The question I used to be asked all the time, “Is digital photography going to replace film?” is now being replaced by the audio version, “Will online music replace CDs?” If you’re in a hurry and don’t have time for the rest of this post, the answer to both questions is “No.”
I’ll start with music because thanks to the Apple Music Store, many of us are all a buzz about legally buying single tracks online without having to bother with a subscription service. (Although, realistically speaking, Mac OS X is a subscription service. I seriously doubt that the next release, Panther, will be free.)
Aside from that, the convenience of buying music online through the Music Store is unmatched. It’s terrific. But it’s not CD quality. I read a nice little article where Gunnar Van Vliet, self-described Mac user and music lover, wanted to know how good AAC was in comparison to MP3, and finally to see if it could come close to standard CD. AAC is the codec that Apple is using for its Music Store. It’s very good, but according to Gunnar, it’s not CD quality. And my ears agree.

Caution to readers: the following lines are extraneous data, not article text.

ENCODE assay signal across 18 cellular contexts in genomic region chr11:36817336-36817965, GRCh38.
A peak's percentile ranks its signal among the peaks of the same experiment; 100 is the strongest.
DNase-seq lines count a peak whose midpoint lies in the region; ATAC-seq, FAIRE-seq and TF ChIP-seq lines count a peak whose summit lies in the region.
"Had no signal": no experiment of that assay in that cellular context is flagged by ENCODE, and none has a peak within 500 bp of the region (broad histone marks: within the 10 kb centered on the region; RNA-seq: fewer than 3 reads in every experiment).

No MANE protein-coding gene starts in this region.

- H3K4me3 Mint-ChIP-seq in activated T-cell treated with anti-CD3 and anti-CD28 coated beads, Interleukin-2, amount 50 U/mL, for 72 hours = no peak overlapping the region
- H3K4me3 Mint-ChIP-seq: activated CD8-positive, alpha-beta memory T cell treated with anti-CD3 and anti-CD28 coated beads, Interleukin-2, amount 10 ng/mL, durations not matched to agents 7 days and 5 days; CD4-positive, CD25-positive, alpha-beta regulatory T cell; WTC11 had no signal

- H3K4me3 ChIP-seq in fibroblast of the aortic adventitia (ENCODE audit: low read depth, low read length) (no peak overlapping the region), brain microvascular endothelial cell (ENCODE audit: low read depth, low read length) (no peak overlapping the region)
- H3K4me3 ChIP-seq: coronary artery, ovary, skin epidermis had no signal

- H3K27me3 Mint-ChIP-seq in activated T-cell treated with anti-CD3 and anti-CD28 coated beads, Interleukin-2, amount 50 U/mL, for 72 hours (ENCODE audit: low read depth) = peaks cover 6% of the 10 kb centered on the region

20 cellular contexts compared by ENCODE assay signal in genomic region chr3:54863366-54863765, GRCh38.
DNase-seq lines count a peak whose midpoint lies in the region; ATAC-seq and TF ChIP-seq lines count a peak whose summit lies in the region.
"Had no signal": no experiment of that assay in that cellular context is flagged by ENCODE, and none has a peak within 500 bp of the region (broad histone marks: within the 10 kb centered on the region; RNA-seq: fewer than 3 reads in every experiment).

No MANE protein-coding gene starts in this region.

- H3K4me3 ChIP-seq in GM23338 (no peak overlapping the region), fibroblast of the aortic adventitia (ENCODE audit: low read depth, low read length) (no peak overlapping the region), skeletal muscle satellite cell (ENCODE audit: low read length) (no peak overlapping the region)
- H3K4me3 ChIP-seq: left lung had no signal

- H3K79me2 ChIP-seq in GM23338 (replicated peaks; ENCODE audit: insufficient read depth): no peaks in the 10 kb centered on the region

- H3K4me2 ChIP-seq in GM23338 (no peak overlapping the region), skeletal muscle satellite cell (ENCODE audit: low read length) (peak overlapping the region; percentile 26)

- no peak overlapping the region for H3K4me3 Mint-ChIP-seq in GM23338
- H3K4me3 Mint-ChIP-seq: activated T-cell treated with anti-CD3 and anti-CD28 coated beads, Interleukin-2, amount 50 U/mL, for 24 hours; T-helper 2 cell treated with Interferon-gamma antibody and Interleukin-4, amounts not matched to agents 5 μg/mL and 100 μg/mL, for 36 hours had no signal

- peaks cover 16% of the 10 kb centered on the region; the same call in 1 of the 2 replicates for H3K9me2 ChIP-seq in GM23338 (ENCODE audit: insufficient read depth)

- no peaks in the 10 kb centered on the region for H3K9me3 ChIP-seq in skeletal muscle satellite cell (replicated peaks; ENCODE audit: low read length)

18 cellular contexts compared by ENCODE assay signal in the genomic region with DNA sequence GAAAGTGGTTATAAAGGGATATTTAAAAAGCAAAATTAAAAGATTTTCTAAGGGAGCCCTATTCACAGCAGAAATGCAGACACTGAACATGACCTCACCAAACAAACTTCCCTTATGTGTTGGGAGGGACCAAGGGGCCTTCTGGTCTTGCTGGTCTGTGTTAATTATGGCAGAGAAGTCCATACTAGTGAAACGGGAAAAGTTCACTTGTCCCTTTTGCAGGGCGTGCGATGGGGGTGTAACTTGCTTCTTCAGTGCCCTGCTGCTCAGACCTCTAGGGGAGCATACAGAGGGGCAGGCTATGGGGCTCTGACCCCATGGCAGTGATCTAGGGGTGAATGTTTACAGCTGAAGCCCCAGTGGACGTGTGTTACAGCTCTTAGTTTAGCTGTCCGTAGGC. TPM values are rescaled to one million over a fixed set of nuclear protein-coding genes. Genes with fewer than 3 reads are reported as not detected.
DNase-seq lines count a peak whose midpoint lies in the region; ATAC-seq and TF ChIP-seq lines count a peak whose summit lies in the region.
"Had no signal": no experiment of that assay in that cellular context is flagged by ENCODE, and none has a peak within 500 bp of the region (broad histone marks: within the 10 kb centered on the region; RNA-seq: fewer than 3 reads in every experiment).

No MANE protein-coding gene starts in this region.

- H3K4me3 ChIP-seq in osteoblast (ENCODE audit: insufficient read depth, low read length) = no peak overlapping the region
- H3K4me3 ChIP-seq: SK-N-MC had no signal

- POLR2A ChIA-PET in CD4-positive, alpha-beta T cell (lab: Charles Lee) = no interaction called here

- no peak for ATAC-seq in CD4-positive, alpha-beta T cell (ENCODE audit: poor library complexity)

My view is that online music is a different way to acquire and listen to music. It sounds great when you plug in your earphones; it’s good over a DJ’s PA system, but on a high end stereo system in your living room, you can tell the difference between AAC and the original CD. Both versions are going to be around for a long time. They serve different purposes.
It’s the same with digital photography. I have a 6.3 megapixel Canon EOS 10D. This is a great camera, and I enjoy shooting with it more than any other right now. So am I going to toss my Contax RX and Elan 7 35mm bodies? No way. Film is different than digital. I like both. And to be a complete photographer, I need both.
VHS did not put movie theaters out of business, AAC won’t hurt CD sales, and film photography is here to stay. We have parallel universes right now, and I’m digging it. What a great time to enjoy and create movies, pictures, and music.
You want 5,000 songs in your pocket? You got it. Want the clarity of CD on a high end stereo. Enjoy. Store all of your photos on a FireWire drive, or make fine art enlargements from film — it’s your choice. And I didn’t even have time to get to digital video…